On another note: the Board of Inquiry finished up months ago. The officer in charge will fly out to me with the envelope containing the findings. I will sit with him, read the pages and afterwards when he leaves, I will sit alone and cry for the son who felt so lost in this world that he decided to leave. He told me that last night, that he just didn’t feel like he belonged anywhere. And lord , how I know just how he felt. I can honestly say that today, as I lay on the couch, I thought how nice it would be to just close my eyes one last time. But, today is not going to be that day.


I dreamt about Sam last night. I hadn’t dreamt about him for a year, well not that I can remember anyway. I don’t often remember my dreams. I once asked him a question back in January on my birthday as I was drifting between sleep and awake, and I heard him answer inside my head…. like, I heard him in my thoughts, but it wasn’t my own thoughts if that makes sense. Anyway, around this time last year, just days after the funeral, I dreamt of him but it wasn’t like a dream. He was there. A visitation perhaps? No doubt actually. Since then though: nothing. Until this morning.

I have good days where sometimes my smile isn’t a fake ” hey I’m ok smile”. It’s genuine. I usually end up crying later that night because I feel guilty for feeling almost good in the moment. That’s just a normal part of grief. But yesterday work started off good. Around 5pm I got a message that I will be getting a copy of the findings from the Board of Inquiry into his death within the next few days. The military is good about doing this: they are sending the president who resided over the board to go over them with me in person. He lives almost 5000 kms away.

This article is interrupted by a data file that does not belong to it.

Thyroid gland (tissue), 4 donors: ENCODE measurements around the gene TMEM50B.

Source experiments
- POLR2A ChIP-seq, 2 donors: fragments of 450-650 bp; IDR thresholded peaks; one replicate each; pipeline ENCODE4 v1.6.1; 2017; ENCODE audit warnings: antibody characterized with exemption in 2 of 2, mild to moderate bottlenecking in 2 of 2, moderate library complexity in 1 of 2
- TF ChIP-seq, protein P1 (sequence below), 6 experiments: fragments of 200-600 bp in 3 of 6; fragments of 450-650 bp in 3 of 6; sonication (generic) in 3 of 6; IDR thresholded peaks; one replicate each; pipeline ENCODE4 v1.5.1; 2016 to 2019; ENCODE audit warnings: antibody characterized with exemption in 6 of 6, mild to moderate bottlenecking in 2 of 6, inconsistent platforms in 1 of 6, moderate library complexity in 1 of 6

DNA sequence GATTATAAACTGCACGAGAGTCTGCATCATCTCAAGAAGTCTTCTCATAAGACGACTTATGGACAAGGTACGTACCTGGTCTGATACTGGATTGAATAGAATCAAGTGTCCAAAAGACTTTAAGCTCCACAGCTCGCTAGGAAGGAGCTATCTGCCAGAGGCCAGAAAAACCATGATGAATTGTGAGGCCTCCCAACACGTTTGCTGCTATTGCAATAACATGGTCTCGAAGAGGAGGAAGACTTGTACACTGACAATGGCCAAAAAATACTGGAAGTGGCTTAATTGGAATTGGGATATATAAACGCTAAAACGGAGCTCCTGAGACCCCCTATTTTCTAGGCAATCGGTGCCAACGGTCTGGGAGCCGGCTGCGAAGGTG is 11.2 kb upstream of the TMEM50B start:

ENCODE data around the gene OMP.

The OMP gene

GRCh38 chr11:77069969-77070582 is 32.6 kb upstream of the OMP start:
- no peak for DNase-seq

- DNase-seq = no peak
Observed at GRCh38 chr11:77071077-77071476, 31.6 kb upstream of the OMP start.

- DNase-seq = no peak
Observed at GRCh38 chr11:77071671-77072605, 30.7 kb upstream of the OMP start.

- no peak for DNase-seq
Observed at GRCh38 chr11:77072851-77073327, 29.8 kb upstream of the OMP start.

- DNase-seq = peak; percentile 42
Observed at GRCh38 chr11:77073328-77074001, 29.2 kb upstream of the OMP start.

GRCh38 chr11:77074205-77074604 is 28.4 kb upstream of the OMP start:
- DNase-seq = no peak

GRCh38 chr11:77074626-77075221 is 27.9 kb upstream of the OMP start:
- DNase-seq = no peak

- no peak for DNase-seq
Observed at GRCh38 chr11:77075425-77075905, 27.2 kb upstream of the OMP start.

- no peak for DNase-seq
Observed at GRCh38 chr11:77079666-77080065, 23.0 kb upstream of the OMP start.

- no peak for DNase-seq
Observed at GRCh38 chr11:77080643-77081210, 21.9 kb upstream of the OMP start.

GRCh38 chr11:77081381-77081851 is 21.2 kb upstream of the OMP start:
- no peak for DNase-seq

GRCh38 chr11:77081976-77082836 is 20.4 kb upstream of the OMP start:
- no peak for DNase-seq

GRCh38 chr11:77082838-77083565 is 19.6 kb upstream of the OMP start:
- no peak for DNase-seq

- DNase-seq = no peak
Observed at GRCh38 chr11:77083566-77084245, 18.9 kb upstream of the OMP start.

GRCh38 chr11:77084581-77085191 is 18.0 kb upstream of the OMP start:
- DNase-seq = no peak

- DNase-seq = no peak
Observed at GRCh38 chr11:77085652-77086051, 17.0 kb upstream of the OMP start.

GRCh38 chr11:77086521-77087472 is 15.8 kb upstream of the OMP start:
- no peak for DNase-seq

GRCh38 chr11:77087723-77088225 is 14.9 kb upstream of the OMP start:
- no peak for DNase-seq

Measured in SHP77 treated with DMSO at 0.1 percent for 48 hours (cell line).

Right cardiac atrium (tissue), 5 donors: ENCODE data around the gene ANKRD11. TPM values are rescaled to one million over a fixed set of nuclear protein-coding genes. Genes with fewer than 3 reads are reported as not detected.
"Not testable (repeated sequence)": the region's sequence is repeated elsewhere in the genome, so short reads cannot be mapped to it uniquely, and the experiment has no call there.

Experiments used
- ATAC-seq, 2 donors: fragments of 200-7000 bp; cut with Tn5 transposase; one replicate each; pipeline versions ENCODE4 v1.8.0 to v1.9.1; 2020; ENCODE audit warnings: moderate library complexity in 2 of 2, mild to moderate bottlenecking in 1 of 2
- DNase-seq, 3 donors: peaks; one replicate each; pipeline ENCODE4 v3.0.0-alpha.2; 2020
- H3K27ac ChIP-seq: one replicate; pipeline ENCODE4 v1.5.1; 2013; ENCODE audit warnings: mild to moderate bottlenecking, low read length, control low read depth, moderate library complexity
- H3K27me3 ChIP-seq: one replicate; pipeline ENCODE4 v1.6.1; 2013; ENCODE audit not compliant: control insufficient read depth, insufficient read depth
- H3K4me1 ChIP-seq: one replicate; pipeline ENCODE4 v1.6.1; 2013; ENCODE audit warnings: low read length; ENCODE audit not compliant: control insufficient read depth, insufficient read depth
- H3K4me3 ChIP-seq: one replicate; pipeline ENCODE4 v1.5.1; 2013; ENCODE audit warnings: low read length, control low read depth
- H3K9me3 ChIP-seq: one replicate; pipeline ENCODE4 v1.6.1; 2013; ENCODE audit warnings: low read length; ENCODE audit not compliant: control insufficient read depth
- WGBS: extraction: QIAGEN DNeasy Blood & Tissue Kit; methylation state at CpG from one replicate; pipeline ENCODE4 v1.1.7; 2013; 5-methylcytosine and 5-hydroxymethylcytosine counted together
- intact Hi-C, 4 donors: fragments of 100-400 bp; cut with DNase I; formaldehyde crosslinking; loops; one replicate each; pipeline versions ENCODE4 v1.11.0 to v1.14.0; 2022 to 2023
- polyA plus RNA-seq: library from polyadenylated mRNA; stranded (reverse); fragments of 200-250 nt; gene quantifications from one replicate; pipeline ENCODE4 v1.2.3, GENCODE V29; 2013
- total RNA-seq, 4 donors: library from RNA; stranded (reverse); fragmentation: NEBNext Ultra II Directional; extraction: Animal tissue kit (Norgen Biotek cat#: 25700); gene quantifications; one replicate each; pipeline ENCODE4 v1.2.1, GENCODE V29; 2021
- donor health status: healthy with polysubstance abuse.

The findings, to me anyway, probably won’t tell me much more than I already know. But it finalizes it all. Ha….”finalizes”. As if this isn’t already final. To me, it will be like reading the autopsy report: which I never got and I doubt I could read it if I wanted to. It would only state the obvious : 31 year old male. Relatively healthy. A little overweight but not significant to cause health issues. Smoker. No substance abuse ( the coroner told me the day he died that there was a six pack of Corona on Sam’s counter with only two full bottles left in it – but that six pack with two full bottles had been there for the last month or so that I Facetimed with Sam). He was not a drinker. There might have been a little THC in his bloodstream. Cause of death : strangulation due to self inflicted hanging. I don’t need to read the autopsy. I already know. But the Board of Inquiry was conducted to see if the military hold any responsibility in his death, and to take away any points that may prevent another suicide from happening. ( suicide in the military is so prevalent lately. We lost another soldier just days ago). I don’t blame the military although there are situations that they contributed to, leading to his final mental health state. And I do feel that the psychiatrist and his casual prescribing of certain drugs without proper observation played a key role in Sams death. I hope…that is addressed. If not, I will be speaking to that and probably addressing the Board of Physcians and Surgeons of Ontario.